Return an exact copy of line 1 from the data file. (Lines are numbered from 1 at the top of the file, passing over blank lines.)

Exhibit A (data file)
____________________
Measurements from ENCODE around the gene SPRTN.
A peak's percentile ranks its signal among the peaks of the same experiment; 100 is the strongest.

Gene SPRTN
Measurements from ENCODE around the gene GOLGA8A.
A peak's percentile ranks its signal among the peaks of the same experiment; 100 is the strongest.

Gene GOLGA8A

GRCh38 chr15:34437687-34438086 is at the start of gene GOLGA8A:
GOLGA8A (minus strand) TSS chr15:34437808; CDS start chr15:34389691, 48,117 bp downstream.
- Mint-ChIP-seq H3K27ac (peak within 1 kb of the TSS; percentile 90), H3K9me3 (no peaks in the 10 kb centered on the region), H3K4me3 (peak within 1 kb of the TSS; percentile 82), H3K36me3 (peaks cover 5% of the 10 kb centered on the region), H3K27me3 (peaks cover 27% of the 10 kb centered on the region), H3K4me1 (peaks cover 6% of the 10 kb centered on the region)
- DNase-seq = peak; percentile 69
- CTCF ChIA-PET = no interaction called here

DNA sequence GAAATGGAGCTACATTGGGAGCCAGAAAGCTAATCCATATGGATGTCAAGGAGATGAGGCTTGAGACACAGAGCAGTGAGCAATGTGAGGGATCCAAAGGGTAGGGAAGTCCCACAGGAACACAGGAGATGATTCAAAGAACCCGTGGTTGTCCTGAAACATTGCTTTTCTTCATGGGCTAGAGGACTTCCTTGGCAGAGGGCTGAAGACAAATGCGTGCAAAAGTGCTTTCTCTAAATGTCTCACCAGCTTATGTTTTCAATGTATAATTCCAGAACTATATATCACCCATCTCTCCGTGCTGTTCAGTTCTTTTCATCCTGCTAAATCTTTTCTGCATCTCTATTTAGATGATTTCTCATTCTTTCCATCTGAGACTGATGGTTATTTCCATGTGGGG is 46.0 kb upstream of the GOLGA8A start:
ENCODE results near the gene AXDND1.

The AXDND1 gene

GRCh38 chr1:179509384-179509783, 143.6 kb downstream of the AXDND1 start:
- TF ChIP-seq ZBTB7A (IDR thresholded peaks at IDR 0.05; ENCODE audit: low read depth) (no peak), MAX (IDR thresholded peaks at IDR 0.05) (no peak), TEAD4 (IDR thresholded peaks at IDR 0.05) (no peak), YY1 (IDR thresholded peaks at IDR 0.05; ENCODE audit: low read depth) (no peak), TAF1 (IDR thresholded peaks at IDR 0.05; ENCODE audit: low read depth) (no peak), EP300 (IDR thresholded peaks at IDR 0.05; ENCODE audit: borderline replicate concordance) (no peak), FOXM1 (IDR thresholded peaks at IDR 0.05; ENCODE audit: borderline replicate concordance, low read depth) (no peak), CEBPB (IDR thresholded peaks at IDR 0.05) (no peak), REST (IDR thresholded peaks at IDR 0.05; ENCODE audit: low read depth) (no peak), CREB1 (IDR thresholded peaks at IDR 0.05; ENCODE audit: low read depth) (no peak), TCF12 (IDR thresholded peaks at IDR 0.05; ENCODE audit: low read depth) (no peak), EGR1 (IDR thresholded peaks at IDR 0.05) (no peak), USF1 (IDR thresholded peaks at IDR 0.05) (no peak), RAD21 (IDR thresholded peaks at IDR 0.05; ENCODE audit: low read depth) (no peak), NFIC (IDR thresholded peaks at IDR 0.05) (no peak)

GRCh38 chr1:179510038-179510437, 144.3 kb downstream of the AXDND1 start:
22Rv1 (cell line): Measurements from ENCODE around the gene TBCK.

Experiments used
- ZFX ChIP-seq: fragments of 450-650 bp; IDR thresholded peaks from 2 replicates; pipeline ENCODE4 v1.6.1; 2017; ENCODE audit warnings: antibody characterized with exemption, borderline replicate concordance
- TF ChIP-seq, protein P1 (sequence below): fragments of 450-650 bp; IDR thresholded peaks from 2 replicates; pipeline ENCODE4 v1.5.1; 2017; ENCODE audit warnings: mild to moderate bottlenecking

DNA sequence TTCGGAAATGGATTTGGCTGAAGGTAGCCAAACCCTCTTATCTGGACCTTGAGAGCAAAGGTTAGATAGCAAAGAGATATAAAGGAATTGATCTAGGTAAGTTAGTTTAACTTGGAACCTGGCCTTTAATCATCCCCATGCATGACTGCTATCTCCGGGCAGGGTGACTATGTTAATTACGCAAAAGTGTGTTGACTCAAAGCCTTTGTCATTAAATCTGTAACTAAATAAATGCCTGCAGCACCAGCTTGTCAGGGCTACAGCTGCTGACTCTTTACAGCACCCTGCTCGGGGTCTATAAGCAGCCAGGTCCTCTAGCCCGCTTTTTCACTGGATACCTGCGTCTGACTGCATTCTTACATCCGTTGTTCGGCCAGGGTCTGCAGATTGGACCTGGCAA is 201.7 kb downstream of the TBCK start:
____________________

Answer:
Measurements from ENCODE around the gene SPRTN.